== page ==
Love is Strange – Movie Review

Love is Strange

Love is anything but Strange in Ira Sachs’ latest portrayal of love and affection in a relationship spanning over forty years. This bittersweet offering of a couple struggling with life and age is both as poignant and natural as their relationship itself.

The film begins on the morning of long-term couple Ben (John Lithgow) and George (Alfred Molina) getting ready to tie the knot in an intimate setting surrounded by friends and family.

From the celebratory scenes after the wedding, it is clear that not only do the couple possess a strong backbone of support from loved ones, but also how admired and revered their relationship is to others.

Alas life kicks in and this is where things get tough for the couple. George loses his position as a music teacher at a Catholic School when his superiors hear the news of his marriage.

Relying solely on Ben’s pension and George’s music lessons provides too strong a financial burden and they are forced to sell the Manhattan apartment they have shared together for over four decades.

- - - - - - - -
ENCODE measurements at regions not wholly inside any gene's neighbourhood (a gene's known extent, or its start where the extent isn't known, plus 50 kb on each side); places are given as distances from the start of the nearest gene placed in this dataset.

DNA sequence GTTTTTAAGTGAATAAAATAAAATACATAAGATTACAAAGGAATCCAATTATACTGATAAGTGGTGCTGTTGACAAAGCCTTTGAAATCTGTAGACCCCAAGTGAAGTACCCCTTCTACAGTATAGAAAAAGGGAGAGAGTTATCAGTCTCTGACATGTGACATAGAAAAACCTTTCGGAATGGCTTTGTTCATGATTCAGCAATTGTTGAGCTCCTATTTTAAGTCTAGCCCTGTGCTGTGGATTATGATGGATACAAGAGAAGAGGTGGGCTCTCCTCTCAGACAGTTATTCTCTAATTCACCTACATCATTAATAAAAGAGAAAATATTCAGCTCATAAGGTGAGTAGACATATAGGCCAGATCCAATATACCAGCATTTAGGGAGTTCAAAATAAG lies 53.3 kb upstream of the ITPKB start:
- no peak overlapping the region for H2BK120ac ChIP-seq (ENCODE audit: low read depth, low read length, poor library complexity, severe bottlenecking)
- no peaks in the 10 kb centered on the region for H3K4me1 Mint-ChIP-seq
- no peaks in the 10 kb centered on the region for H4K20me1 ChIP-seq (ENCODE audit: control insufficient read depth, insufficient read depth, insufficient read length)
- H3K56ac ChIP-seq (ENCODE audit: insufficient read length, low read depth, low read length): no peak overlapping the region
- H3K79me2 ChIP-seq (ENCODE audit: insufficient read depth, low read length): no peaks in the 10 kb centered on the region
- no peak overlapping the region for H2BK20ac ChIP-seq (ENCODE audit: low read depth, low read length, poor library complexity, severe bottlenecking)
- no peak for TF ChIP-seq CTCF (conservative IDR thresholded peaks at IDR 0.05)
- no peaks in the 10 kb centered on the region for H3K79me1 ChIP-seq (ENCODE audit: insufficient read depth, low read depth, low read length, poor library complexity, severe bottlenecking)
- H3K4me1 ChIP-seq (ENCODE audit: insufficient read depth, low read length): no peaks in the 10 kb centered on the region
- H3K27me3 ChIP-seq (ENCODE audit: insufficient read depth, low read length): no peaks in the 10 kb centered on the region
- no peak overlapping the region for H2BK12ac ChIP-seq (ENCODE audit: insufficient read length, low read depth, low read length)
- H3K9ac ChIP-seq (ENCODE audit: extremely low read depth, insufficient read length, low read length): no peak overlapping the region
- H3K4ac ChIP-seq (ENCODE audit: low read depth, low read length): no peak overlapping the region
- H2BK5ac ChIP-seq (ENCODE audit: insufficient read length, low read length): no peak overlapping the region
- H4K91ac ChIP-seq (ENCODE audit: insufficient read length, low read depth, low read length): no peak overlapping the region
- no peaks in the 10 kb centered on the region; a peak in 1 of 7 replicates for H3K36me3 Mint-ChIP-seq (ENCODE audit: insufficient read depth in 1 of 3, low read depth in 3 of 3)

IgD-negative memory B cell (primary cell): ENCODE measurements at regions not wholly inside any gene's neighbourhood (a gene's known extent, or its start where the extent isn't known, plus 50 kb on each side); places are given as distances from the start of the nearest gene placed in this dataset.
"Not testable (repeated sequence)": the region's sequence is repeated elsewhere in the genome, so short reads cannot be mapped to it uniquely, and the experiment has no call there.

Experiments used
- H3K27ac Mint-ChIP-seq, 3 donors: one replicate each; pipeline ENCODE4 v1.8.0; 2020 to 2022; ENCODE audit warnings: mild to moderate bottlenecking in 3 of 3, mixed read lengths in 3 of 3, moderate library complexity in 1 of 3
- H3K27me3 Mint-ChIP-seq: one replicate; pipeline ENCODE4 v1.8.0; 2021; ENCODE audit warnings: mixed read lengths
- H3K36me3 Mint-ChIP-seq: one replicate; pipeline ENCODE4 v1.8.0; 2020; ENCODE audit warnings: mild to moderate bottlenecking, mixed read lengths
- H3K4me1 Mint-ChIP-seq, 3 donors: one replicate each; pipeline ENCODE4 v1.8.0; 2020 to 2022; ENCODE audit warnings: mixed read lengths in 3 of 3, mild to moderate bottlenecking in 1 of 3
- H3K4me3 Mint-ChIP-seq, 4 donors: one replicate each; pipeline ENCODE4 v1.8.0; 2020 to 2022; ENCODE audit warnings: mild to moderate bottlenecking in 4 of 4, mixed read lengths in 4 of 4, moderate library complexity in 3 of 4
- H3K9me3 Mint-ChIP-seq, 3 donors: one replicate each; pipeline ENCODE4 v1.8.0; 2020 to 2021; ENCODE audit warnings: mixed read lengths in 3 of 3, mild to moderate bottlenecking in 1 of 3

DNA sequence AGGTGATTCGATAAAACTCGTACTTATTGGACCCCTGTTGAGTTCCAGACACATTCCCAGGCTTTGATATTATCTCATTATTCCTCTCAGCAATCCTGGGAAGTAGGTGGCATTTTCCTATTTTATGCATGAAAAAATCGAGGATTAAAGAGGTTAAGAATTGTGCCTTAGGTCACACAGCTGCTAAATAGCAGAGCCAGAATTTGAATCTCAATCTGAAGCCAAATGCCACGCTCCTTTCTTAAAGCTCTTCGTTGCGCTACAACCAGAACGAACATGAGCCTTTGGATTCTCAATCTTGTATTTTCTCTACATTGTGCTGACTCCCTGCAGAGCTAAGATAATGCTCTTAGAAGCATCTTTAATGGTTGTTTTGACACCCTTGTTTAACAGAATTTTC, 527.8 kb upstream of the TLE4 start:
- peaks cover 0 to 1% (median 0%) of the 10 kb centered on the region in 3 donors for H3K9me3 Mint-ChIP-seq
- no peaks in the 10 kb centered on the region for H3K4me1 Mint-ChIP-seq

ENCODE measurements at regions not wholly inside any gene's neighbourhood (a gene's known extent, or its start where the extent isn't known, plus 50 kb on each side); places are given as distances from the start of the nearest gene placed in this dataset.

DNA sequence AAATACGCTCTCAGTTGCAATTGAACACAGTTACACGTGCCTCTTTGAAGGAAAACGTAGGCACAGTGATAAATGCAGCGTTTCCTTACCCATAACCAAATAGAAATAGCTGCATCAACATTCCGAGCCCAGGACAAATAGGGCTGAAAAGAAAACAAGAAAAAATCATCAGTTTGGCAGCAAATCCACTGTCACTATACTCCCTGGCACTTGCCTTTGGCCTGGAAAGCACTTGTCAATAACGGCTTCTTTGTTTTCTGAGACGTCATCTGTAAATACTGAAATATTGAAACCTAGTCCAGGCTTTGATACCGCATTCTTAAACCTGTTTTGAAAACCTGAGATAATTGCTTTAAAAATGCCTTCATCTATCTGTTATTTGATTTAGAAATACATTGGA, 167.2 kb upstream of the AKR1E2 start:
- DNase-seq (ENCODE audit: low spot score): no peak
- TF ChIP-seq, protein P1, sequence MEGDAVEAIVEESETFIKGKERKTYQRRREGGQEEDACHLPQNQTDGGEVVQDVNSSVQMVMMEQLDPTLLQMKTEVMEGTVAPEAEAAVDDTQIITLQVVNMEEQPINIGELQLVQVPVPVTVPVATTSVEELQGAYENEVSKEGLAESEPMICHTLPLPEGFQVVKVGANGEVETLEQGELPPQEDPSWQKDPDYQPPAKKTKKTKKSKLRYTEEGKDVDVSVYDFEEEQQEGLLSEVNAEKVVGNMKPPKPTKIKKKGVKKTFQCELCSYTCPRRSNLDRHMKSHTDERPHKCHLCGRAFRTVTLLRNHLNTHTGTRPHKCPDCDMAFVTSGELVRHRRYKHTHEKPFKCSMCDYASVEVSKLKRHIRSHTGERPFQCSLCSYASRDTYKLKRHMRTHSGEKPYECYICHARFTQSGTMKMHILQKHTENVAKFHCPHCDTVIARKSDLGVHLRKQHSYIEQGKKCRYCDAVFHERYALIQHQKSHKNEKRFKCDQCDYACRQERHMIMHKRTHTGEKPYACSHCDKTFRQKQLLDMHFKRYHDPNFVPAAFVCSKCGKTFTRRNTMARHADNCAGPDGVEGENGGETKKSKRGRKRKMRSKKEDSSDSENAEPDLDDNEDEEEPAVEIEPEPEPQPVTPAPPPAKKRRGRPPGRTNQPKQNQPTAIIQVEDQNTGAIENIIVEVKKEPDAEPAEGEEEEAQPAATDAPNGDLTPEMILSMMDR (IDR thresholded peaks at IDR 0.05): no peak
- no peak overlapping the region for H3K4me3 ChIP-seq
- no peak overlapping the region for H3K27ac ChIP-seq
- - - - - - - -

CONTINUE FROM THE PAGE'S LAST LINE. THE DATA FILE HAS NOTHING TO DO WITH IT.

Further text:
They have no choice but to seek the help and lodging from family and friends whilst they search for a more suitable pad. Ben moves in with nephew Elliott, niece-in-law Kate and their misunderstood teenage son Joey, who from the offset resents having to share a bunk bed with his 71-year-old uncle.

George moves downstairs to the couch of party loving gay cops Ted and Roberto who are lovingly referred to as the ‘policewoman’.

However soon the change in routine and living arrangements begins to affect the couple, as life apart from each other starts to take its toll. Ben begins to feel more and more like an unwanted burden in his nephews’ house and George struggles to grasp with inter-generational shifts and the constant party lifestyle of his hosts.

The seldom scenes of just the couple together highlight how vulnerable they are without each other and how each are handling the struggle of separation and isolation. These scenes appear raw and tender and the chemistry between Lithgow and Molina is evident.

The creativity of the couple is also given space to shine and Ben’s art influences visually as much as George’s passion for music is set to the graceful melodies of Chopin.

Whilst Sachs could have focused on the injustice of George losing his position or the chaotic jungle of New York real estate, he presents their story as what it is, a couple coping and supporting each other through thick and thin.

Love is Strange offers an authentic take on love and life’s tribulations as well as pointing out it’s the little things that can be full of emotion and heartfelt.

While the film is helped along by a strong supportive cast and secondary plots, the gentle and seemingly genuine connection between Lithgow and Molina is ultimately what makes this a winner.